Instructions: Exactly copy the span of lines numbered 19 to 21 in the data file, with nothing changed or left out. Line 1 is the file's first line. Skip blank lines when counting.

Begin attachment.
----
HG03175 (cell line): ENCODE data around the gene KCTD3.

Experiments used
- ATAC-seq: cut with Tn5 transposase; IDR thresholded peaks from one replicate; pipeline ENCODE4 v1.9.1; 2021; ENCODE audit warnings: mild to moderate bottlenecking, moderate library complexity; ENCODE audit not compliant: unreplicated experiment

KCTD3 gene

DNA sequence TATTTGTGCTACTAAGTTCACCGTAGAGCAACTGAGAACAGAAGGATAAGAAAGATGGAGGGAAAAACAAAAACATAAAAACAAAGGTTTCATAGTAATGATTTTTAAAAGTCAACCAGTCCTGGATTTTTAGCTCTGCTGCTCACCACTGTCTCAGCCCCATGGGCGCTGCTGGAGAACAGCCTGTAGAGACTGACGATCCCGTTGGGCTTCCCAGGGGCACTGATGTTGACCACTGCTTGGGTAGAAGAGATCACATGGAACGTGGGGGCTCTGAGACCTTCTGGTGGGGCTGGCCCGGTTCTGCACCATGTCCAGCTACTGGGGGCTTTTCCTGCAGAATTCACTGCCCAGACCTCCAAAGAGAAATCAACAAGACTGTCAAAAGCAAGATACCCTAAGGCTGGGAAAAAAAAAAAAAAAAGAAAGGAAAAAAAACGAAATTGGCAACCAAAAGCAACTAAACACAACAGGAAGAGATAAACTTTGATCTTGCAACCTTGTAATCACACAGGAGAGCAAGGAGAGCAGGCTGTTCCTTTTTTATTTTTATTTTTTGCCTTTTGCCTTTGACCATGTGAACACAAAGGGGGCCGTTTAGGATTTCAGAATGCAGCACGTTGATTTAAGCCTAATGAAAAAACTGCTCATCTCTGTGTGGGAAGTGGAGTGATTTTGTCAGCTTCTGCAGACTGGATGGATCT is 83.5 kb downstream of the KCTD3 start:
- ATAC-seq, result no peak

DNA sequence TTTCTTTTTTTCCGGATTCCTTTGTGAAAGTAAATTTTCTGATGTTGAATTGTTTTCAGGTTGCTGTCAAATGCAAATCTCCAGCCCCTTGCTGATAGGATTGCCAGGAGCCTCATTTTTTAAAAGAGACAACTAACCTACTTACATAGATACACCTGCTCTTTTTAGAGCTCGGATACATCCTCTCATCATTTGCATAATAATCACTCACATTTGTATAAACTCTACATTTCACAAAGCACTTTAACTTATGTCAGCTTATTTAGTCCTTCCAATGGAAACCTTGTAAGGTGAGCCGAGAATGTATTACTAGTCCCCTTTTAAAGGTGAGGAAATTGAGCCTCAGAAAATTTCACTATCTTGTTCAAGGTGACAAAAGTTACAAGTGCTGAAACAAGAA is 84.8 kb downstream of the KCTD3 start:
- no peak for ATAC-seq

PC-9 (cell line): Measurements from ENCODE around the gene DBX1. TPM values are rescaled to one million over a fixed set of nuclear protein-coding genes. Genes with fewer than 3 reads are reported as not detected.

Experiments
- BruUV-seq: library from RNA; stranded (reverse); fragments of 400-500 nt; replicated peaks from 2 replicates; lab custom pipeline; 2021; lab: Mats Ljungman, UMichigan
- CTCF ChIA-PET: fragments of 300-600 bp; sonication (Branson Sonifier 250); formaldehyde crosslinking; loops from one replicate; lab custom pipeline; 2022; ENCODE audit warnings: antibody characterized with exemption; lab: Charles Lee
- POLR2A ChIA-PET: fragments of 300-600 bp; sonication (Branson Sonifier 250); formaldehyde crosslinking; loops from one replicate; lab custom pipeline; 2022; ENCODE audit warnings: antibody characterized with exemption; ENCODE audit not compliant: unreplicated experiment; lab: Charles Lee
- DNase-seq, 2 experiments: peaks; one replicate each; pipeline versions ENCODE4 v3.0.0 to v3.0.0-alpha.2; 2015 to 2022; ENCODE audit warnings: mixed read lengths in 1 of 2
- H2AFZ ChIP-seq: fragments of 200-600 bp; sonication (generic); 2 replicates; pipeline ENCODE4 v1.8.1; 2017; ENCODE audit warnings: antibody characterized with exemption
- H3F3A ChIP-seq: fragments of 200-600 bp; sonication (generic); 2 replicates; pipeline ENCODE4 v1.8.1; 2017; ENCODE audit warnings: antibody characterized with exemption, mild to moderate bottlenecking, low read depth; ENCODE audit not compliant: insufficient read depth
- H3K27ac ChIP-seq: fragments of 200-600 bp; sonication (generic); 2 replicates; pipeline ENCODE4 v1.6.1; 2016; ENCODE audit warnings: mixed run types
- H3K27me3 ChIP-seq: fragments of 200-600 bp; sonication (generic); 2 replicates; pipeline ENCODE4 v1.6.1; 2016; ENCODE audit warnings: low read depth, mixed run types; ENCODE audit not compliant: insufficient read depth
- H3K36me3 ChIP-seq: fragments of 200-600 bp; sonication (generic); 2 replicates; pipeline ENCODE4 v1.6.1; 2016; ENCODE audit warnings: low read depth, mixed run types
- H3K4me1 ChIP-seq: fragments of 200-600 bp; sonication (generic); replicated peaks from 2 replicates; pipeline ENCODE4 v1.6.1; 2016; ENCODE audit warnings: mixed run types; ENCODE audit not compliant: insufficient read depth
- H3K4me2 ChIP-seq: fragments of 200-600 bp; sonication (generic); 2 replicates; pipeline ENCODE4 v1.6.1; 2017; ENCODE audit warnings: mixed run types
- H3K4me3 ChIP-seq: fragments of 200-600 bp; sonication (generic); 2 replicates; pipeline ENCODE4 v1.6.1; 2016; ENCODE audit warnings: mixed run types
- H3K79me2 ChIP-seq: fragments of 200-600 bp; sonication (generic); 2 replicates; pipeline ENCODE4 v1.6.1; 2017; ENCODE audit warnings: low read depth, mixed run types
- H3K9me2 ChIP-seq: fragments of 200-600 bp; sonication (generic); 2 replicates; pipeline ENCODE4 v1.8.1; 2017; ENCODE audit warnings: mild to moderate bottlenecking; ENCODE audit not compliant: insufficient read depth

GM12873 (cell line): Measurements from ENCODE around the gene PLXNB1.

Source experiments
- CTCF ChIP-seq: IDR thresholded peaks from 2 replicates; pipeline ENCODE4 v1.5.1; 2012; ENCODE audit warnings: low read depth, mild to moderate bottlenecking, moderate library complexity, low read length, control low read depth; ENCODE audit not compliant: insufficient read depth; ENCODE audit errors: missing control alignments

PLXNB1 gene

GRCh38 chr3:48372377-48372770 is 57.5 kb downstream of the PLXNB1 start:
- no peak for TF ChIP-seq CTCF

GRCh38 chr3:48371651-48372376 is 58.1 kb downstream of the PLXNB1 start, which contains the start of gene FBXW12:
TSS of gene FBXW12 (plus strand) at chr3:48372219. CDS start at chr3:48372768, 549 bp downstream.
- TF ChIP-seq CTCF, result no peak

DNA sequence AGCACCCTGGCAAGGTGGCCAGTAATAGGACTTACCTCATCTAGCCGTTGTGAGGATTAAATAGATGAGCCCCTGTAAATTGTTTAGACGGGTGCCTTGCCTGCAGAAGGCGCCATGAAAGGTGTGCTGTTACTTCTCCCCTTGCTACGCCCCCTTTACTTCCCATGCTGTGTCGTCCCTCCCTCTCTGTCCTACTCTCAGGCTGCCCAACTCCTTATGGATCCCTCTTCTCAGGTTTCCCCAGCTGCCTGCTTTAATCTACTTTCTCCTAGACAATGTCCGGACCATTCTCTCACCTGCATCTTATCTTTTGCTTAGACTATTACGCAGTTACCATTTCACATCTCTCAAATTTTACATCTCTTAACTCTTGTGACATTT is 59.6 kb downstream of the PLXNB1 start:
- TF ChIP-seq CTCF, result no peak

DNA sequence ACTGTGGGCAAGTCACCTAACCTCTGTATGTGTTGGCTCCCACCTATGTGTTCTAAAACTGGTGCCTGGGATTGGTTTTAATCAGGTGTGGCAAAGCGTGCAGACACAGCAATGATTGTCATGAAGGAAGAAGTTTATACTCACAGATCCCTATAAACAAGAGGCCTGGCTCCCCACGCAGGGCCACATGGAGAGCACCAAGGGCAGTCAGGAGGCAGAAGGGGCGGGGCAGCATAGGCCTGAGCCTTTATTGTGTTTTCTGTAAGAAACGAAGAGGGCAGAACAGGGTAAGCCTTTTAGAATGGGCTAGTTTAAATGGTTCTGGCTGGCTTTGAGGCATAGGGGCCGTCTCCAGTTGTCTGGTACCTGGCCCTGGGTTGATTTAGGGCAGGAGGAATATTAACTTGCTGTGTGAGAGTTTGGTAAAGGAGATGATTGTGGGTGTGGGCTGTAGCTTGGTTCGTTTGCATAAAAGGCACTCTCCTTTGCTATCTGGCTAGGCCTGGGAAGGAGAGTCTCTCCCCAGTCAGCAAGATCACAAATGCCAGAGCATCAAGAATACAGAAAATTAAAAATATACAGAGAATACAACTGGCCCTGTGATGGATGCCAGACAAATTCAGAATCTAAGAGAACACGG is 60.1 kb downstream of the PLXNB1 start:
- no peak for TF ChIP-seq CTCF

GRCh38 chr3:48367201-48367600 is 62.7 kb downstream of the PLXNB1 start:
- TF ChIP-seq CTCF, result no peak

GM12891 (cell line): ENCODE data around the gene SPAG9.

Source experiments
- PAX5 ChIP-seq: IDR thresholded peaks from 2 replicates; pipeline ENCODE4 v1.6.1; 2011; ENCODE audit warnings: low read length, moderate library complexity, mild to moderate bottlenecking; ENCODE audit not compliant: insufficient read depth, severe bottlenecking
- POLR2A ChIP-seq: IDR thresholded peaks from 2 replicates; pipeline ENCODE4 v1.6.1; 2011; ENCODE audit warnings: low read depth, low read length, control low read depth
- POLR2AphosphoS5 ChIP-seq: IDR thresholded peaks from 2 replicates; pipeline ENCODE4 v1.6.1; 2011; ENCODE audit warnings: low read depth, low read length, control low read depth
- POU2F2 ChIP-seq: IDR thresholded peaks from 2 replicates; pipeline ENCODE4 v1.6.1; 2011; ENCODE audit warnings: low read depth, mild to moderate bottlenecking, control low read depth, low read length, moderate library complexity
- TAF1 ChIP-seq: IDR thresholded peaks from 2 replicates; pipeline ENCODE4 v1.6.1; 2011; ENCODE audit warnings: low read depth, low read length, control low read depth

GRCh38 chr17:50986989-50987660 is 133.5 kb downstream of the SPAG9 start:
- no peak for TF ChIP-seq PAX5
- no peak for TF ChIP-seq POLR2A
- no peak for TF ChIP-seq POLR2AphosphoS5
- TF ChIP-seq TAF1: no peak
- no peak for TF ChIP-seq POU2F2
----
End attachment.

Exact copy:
- H3K36me3 ChIP-seq: fragments of 200-600 bp; sonication (generic); 2 replicates; pipeline ENCODE4 v1.6.1; 2016; ENCODE audit warnings: low read depth, mixed run types
- H3K4me1 ChIP-seq: fragments of 200-600 bp; sonication (generic); replicated peaks from 2 replicates; pipeline ENCODE4 v1.6.1; 2016; ENCODE audit warnings: mixed run types; ENCODE audit not compliant: insufficient read depth
- H3K4me2 ChIP-seq: fragments of 200-600 bp; sonication (generic); 2 replicates; pipeline ENCODE4 v1.6.1; 2017; ENCODE audit warnings: mixed run types